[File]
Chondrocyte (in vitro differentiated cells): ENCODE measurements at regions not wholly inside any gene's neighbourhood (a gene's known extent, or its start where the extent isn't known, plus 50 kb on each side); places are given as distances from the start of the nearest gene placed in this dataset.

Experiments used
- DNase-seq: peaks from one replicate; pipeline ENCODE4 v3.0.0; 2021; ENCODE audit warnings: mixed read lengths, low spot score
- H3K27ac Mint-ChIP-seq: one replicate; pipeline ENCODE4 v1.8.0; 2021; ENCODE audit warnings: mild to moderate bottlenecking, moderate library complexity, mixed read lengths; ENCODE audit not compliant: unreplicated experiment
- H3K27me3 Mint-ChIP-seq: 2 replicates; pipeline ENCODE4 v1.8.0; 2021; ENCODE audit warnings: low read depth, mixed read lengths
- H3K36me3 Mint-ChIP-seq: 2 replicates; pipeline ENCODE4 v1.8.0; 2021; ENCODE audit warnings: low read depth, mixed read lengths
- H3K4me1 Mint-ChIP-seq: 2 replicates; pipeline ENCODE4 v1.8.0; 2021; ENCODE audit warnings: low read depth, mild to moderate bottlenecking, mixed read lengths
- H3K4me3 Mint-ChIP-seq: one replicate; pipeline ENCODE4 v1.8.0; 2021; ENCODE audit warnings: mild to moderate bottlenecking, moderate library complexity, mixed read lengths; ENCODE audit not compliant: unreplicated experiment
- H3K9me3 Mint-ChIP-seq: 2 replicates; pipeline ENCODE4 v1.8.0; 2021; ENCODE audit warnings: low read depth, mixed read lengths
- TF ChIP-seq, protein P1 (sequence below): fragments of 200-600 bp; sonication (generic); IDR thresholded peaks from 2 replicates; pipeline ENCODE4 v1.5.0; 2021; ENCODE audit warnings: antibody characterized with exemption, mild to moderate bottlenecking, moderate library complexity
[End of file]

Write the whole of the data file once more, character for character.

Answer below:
Chondrocyte (in vitro differentiated cells): ENCODE measurements at regions not wholly inside any gene's neighbourhood (a gene's known extent, or its start where the extent isn't known, plus 50 kb on each side); places are given as distances from the start of the nearest gene placed in this dataset.

Experiments used
- DNase-seq: peaks from one replicate; pipeline ENCODE4 v3.0.0; 2021; ENCODE audit warnings: mixed read lengths, low spot score
- H3K27ac Mint-ChIP-seq: one replicate; pipeline ENCODE4 v1.8.0; 2021; ENCODE audit warnings: mild to moderate bottlenecking, moderate library complexity, mixed read lengths; ENCODE audit not compliant: unreplicated experiment
- H3K27me3 Mint-ChIP-seq: 2 replicates; pipeline ENCODE4 v1.8.0; 2021; ENCODE audit warnings: low read depth, mixed read lengths
- H3K36me3 Mint-ChIP-seq: 2 replicates; pipeline ENCODE4 v1.8.0; 2021; ENCODE audit warnings: low read depth, mixed read lengths
- H3K4me1 Mint-ChIP-seq: 2 replicates; pipeline ENCODE4 v1.8.0; 2021; ENCODE audit warnings: low read depth, mild to moderate bottlenecking, mixed read lengths
- H3K4me3 Mint-ChIP-seq: one replicate; pipeline ENCODE4 v1.8.0; 2021; ENCODE audit warnings: mild to moderate bottlenecking, moderate library complexity, mixed read lengths; ENCODE audit not compliant: unreplicated experiment
- H3K9me3 Mint-ChIP-seq: 2 replicates; pipeline ENCODE4 v1.8.0; 2021; ENCODE audit warnings: low read depth, mixed read lengths
- TF ChIP-seq, protein P1 (sequence below): fragments of 200-600 bp; sonication (generic); IDR thresholded peaks from 2 replicates; pipeline ENCODE4 v1.5.0; 2021; ENCODE audit warnings: antibody characterized with exemption, mild to moderate bottlenecking, moderate library complexity